St. Louis Arena (Checkerdome)
One of the knocks against modern sports arenas is they are so generic: If you’ve seen one, you’ve seen them all. If there’s one thing you can say about St. Louis Arena — also known as St. Louis Checkerdome from 1977 to 1983 — is that it had character. Home ice for the St. Louis Blues from the team’s formation in 1967 until 1994, the Checkerdome not only had character in terms of history, architecture and design, it played host to some exciting hockey and boasted some of the best sight lines of any NHL arena. Furthermore, it was so loud and boisterous that opposing teams dreaded making a visit. Nicknamed “The Barn” and “The Old Barn” by St. Louis hockey fans (it was a barn, kind of, to begin with), St. Louis Arena was a unique NHL venue that will never be replicated.
St. Louis Arena/St. Louis Checkerdome — History
St. Louis Arena opened in 1929, just before the stock market crash. It was designed as an all-purpose arena that over the years hosted sporting events, circuses, political conventions, concerts, horse shows and roller derby. Early, St. Louis Arena was home to the National Dairy Show and had a dirt floor for about 15 years. It has been reported that the odor of cattle stuck to the arena throughout the Blues era, adding to the venue’s character, if not its atmosphere.
In the 1950s, a tornado swept through St. Louis and tore off part of the arena’s roof, after which time the arena was not well maintained until the St. Louis Blues were to become tenants. Blues owner Sid Salomon Jr. acquired the facility from the Chicago Black Hawks (now Blackhawks) organization and added seats to increase the hockey seating capacity from 12,000 to about 15,000. Renovations would continue over the next several years to eventually bring the capacity to 20,000 in 1994.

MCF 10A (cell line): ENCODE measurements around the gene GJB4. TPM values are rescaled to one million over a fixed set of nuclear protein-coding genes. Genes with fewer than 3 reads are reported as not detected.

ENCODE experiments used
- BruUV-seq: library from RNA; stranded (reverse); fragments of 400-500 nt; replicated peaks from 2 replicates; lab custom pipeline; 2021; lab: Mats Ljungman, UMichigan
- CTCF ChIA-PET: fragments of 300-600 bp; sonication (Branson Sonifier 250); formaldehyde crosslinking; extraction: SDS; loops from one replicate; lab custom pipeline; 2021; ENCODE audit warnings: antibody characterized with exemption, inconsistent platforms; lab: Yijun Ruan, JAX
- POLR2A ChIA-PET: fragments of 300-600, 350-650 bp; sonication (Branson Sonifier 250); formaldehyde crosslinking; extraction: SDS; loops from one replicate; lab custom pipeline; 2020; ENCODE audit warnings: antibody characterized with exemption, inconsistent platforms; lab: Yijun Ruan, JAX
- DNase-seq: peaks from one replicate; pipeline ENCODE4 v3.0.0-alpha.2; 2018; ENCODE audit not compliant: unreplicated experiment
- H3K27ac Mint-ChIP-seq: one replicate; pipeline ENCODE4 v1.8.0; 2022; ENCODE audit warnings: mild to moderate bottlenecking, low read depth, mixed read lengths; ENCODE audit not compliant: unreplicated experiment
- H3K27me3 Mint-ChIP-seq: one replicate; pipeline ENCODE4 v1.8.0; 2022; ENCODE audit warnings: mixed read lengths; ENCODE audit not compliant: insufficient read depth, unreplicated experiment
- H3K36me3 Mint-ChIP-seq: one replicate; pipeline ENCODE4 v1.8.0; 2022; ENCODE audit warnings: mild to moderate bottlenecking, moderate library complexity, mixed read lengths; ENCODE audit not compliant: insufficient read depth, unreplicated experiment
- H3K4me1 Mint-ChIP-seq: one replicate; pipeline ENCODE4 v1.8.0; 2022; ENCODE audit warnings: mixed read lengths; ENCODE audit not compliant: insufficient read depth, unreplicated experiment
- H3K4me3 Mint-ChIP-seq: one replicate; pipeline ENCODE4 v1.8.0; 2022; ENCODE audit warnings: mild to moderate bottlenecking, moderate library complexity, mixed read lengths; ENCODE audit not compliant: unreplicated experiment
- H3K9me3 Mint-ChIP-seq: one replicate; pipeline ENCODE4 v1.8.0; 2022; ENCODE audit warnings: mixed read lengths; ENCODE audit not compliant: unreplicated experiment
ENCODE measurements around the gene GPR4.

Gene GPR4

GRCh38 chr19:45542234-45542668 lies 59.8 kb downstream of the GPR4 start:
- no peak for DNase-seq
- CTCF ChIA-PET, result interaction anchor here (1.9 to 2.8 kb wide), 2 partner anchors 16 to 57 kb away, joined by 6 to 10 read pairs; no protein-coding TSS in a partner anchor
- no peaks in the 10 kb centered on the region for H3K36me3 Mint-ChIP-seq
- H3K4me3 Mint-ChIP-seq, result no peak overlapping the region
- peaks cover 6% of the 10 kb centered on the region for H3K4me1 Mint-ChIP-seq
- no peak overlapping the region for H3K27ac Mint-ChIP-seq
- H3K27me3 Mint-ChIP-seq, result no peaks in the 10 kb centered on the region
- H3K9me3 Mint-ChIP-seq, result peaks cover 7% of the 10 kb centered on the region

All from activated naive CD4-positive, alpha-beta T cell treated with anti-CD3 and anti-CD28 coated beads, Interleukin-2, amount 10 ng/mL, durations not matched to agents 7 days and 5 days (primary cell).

The name of the arena was changed to Checkerdome when Ralston Purina bought the Blues and the stadium in 1977. When the company sold these assets in 1983, the new owner, Harry Ornest, reverted to the original name, St. Louis Arena.
The exterior of St. Louis Arena was a giant sphere, with a series of arches around the front at the bottom and two towers projecting from either side. On the inside, the structure was supported with steel trusses, eliminating the need for view-obscuring pillars. Thus, even though St. Louis Arena was not originally designed for hockey, it proved to be a near-perfect design for this fast-moving game. The climb to upper-level seats was notably steep; it was hard to make it without holding the rail, but at least when a fan scaled the heights, the view was worth the trip. The lack of pillars may have put opposing teams on edge when the notoriously loud and aggressive Blues fans roared, causing the structure to rumble and shake.
Surprisingly, the St. Louis Blues were not the first hockey team or even the first NHL team to call St. Louis Arena home:
- The St. Louis Flyers, an AHA and AHL team, called St. Louis Arena home from 1929-1953. The team won five AHA titles in the late 1930s-early 1940s.
- The Chicago Black Hawks played at the arena from time to time during the 1950s.
- The St. Louis Braves, a CHL team affiliated with the Black Hawks, called the arena home from 1963 until 1967, when the Blues arrived.
The Blues played at St. Louis Arena until 1994, moving to Kiel Center, which is now called Enterprise Center. St. Louis Arena, with no revenue-generating potential, was demolished in 1999, despite strong opposition from local hockey fans and other St. Louis residents.
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